As COVID-19 infection numbers continue to surge, the CDC released updated guidelines addressing the changing understanding of the Omicron variant. In a media statement issued on December 27, 2021, the CDC noted that the majority of COVID-19 transmissions happen earlier in the illness, typically prior to symptoms and two to three days after. The CDC addressed changes for both individuals exposed to COVID-19 (quarantine guidelines) and for individuals who contracted COVID-19 (isolation guidelines.) Vaccination is relevant only for quarantine requirements.
Quarantine guidelines: These guidelines differ by vaccination status. Those vaccinated with Pfizer or Moderna within the last six months, or with Johnson & Johnson in the last two months, or those “boosted” no longer have any seclusion requirement. Instead, if no symptoms emerge, individuals should wear a mask for ten days around others and test on day five.
For those not vaccinated, or not meeting the requirements of the above paragraph, the CDC recommends quarantine for five days. After five days of seclusion, individuals should continue to wear a mask around others for ten days and obtain a test on day five. Once again, if any symptoms develop, the CDC recommends seclusion and testing.
Isolation guidelines: This applies for those who test positive for COVID-19 regardless of vaccination status. The CDC reduced the period of recommended seclusion from ten days to five days. After these five days, the individual should continue to wear a mask around others for another five days. However, if COVID-19 symptoms such as a fever develop, the individual should stay at home until this is resolved.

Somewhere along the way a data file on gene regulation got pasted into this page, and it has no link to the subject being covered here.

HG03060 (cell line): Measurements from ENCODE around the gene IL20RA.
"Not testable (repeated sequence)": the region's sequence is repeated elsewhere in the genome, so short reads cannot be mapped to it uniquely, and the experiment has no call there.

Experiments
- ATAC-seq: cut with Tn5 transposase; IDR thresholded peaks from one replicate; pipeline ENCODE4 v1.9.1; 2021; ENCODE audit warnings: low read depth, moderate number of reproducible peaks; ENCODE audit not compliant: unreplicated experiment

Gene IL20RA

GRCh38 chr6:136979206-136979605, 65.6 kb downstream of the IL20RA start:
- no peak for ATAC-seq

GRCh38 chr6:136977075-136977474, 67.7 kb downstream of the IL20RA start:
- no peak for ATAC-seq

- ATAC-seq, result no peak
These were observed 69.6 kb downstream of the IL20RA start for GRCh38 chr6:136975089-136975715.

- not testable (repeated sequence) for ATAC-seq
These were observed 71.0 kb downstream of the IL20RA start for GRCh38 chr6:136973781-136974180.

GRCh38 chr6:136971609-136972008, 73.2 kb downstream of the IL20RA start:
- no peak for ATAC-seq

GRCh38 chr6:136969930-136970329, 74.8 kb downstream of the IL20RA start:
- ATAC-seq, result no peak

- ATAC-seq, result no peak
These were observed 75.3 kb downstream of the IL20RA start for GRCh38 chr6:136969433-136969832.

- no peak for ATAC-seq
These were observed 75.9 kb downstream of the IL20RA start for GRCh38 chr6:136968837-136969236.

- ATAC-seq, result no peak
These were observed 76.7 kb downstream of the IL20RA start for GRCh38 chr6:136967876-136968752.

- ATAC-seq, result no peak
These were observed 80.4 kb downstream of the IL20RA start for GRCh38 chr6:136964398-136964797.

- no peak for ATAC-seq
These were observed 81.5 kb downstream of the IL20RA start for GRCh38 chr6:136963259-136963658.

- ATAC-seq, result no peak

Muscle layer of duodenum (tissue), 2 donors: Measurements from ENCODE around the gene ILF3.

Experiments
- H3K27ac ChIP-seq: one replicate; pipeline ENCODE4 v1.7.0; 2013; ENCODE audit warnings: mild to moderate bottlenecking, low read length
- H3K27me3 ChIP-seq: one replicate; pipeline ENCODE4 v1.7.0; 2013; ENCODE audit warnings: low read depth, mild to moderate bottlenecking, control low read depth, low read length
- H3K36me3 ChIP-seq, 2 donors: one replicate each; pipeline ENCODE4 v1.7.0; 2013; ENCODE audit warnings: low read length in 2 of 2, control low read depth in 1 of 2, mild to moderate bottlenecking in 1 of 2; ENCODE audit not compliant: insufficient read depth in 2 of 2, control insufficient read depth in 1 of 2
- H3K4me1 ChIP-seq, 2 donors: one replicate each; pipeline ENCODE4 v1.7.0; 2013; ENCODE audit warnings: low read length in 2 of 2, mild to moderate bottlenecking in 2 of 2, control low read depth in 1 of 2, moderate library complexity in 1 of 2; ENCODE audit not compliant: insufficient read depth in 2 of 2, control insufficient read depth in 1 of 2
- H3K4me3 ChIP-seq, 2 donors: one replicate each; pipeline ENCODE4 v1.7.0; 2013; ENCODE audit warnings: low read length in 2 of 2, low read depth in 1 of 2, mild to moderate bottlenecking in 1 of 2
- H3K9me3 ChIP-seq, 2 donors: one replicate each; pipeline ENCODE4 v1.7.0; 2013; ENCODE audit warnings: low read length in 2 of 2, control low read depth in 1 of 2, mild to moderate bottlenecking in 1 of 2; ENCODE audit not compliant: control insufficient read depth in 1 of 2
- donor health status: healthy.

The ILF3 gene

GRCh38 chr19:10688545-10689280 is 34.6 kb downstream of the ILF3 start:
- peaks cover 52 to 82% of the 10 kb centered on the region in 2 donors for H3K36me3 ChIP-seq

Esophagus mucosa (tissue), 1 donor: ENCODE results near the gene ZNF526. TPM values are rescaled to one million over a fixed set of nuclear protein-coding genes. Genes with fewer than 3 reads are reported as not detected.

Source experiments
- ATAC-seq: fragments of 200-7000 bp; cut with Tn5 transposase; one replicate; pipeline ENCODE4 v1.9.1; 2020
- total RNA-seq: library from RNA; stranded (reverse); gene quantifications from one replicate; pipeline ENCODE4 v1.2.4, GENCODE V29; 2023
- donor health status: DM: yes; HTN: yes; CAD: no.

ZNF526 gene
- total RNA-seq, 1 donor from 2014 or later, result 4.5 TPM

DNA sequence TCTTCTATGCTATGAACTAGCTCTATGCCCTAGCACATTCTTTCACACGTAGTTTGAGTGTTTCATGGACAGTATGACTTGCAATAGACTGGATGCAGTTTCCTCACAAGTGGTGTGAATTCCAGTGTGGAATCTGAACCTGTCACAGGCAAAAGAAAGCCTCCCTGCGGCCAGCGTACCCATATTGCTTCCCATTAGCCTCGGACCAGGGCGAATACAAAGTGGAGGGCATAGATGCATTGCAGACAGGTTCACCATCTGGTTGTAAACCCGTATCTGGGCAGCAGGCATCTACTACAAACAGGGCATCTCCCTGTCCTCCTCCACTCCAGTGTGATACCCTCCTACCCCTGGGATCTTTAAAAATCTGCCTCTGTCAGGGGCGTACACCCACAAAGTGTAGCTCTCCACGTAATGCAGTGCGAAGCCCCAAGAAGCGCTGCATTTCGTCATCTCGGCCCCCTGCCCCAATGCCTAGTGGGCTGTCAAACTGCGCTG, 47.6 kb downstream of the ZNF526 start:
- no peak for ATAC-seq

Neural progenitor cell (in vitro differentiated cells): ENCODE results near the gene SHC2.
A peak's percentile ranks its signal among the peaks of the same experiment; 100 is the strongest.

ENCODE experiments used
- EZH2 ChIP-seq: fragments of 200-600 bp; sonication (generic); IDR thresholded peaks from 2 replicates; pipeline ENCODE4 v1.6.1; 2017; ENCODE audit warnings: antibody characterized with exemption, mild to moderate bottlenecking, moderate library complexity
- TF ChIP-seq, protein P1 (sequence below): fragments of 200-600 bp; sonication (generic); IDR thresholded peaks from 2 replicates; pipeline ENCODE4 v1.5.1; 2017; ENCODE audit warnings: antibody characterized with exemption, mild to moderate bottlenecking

The take-way from these changes is that employees need not be excluded from the workplace for the lengthier periods of time under the prior guidance. Five days is now the maximum required for seclusion, and only under certain circumstances. Mask wearing and monitoring for potential symptoms remain important for employers to implement in reducing transmission in the workplace.
Employers should modify their COVID-19 policies to conform with these updated recommendations.